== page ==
Sam Raimi has spent the past seven years lending his signature style to the big-bank likes of the Spider-Man trilogy, and it’s arguably been twice as long since his technique was indulged by his budget and not the other way around.
Thankfully, things have changed. The man in the suit finally satisfies his horror jones in the key of crowd-pleaser with the raucous Drag Me to Hell, in which loan officer Christine Brown (Lohman) angles for a new promotion by shutting the door on Mrs. Ganush (Raver), only to find herself cursed by the elderly woman and subjected to three straight days of torment before being swallowed up by the netherworld.
Compared to its most apparent kindred spirit, Raimi’s Evil Dead films, Drag is more interested in violating the idea of a safe haven. As our heroine wards off supernatural threats at home, at work, and in her sleep, Raimi (co-writing with brother Ivan) finds new taboos to shatter within the confines of a PG-13 rating. The result may not be terrifying through and through, but it sure is thrilling in ways expected and less so, as prone to provoking giggles as it is gasps.
Ellen Page (Juno) was originally signed to play the damned damsel, but it is difficult to believe that the plenty-talented Page could bring quite the same level of vulnerability that Lohman manages to convey, in spite of some hilariously horrible deeds and Raimi’s hyper-hokey ways.
Her Christine is a small-town girl trying to make it in the big city, unwittingly punished for striving toward opportunity and driven by a considerable amount of desperation, and while Raimi may put her through the ringer, it’s Lohman who takes us along with her, as she veers from cowardice to confidence in the face of obstacles wonderful and weird. As much as we want to see her play the victim, she achieves that subtle distinction between screaming and suffering that so few horror protagonists truly nail, and it’s a remarkable performance in a genre that so often settles for less.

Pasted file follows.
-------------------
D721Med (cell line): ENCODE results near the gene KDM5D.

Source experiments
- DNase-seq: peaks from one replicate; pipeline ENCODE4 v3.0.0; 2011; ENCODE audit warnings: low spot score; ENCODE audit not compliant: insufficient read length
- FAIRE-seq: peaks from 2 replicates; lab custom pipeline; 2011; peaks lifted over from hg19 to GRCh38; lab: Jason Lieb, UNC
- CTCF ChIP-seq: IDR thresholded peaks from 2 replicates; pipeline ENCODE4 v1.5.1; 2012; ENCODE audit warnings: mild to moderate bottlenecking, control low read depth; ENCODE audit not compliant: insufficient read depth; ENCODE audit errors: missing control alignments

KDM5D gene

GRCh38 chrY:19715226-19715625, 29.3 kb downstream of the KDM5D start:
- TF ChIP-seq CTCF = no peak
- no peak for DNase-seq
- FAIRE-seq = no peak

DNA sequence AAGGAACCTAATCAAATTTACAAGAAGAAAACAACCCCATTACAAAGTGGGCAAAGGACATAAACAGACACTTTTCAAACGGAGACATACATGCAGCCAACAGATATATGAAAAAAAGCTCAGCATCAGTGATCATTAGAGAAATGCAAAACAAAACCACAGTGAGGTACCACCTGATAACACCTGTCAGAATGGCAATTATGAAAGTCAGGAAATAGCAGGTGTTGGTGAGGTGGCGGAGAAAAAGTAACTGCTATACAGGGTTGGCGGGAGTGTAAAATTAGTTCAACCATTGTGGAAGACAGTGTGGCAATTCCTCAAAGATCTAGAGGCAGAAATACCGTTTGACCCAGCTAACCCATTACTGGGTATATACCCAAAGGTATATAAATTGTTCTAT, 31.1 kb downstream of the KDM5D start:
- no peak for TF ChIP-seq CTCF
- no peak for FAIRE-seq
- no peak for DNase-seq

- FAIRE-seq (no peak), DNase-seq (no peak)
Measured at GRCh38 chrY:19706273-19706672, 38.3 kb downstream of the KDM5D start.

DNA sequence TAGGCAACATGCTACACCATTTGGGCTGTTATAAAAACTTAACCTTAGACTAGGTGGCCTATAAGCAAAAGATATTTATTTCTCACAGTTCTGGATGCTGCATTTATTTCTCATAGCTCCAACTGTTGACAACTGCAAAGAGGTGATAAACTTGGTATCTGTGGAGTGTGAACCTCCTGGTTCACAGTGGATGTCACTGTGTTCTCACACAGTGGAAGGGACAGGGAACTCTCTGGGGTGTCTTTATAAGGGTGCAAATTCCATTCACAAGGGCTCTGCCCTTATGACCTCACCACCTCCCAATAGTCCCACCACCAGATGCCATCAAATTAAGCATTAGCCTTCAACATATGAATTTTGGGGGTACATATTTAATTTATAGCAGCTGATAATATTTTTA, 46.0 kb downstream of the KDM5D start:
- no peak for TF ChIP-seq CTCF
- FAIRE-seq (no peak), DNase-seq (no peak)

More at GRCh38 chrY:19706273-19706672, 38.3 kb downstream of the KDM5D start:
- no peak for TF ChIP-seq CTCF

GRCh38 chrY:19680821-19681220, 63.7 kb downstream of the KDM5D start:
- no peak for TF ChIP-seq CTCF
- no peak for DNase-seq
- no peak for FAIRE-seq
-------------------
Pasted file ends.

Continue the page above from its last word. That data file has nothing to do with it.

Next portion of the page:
As the requisite skeptical boyfriend, Justin “I’m a Mac” Long is adequate comic relief in a movie that doesn’t need it, though he is eventually forced to display more genuine despair in the course of a single shot than his entire career has demanded to date. Raver, the wicked gypsy who just won’t quit, elicits about as much pity and induces as many nightmares as a face-gumming, dream-haunting, day-mucker-upper could.
Critics already seem eager to contrast Drag’s release with that of Pixar’s Up (read our review Friday at sacurrent.com). It’s doubtful that a B-grade movie spun with such grade-A flair and grounded by a performance likely to stand among the more unsung this year has much in common with Pixar’s latest project, but they share at least one common message: Don’t fuck with old people.